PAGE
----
How we change what others think, feel, believe and do
Disclaimer About Task
Get the other person to agree to act by making their action seem small and easy.
Say the work is easy and will not take long. Point out that it is well within their capability and skills. Note how quickly it will be over and done with.
How much you can successfully diminish the task may depend on how much they understand what needs doing, so it can be a good idea to conceal information about the task until after they have agreed. It is also a good idea to gain an understanding of their knowledge of the task (or even the general type of task) before you use this method, so you can keep your assertions credible.
Don't worry, it's not much. It will only take a few hours.
It's ok, I'll keep people off your back. This is all there is to do.
Can you help? It's not much. All you need to do is fix this little problem.
When you make a task seem small, it reduces not just the task but also the reasons for the other person to refuse to do it. Few people would refuse a task that takes a very small amount of time, so you can use this principle. Of course you should not make it so small that it is obvious you are being deceptive.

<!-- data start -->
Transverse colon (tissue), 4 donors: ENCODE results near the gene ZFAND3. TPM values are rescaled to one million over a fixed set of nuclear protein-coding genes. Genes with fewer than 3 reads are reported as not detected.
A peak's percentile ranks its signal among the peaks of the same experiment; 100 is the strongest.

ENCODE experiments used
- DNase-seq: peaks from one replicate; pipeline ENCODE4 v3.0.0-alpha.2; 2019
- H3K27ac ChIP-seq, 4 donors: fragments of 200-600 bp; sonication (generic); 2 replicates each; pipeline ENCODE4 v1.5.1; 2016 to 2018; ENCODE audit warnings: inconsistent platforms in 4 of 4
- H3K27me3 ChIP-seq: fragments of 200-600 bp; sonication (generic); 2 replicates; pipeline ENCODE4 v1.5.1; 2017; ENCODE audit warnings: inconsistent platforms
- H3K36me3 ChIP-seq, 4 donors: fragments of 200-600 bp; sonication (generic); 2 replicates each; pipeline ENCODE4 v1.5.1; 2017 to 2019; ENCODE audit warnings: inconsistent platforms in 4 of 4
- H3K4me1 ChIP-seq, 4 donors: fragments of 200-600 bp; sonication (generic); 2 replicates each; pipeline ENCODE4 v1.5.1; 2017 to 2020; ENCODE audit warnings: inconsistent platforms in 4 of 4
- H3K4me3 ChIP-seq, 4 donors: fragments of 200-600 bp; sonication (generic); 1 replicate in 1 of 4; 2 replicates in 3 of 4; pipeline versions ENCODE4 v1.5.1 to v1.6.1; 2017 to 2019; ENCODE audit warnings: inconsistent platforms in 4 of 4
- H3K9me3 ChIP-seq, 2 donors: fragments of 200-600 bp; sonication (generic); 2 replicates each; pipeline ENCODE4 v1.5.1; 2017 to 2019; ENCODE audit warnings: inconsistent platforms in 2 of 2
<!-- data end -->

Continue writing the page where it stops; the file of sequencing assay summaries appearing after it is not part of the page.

Once they are engaged, then it is harder for them to pull away and abandon the task. When we become engaged in something, we seek to keep the commitments we have made to completing the work even if the task is changed.
Disclaimer About Task is also written as 'Disclaimer (Task)'.
Disclaimer About Task is the 26th of the 64 compliance-gaining strategies described by Kellerman and Cole.
Kellermann, K. & Cole, T. (1994). Classifying compliance gaining messages: Taxonomic disorder and strategic confusion. Communication Theory, 1, 3-60